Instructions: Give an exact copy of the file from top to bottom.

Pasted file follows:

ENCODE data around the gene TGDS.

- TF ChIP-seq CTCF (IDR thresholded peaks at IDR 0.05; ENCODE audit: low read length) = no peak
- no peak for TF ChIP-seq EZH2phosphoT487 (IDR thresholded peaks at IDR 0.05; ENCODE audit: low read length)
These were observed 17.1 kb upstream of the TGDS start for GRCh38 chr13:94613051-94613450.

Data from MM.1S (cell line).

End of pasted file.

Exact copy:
ENCODE data around the gene TGDS.

- TF ChIP-seq CTCF (IDR thresholded peaks at IDR 0.05; ENCODE audit: low read length) = no peak
- no peak for TF ChIP-seq EZH2phosphoT487 (IDR thresholded peaks at IDR 0.05; ENCODE audit: low read length)
These were observed 17.1 kb upstream of the TGDS start for GRCh38 chr13:94613051-94613450.

Data from MM.1S (cell line).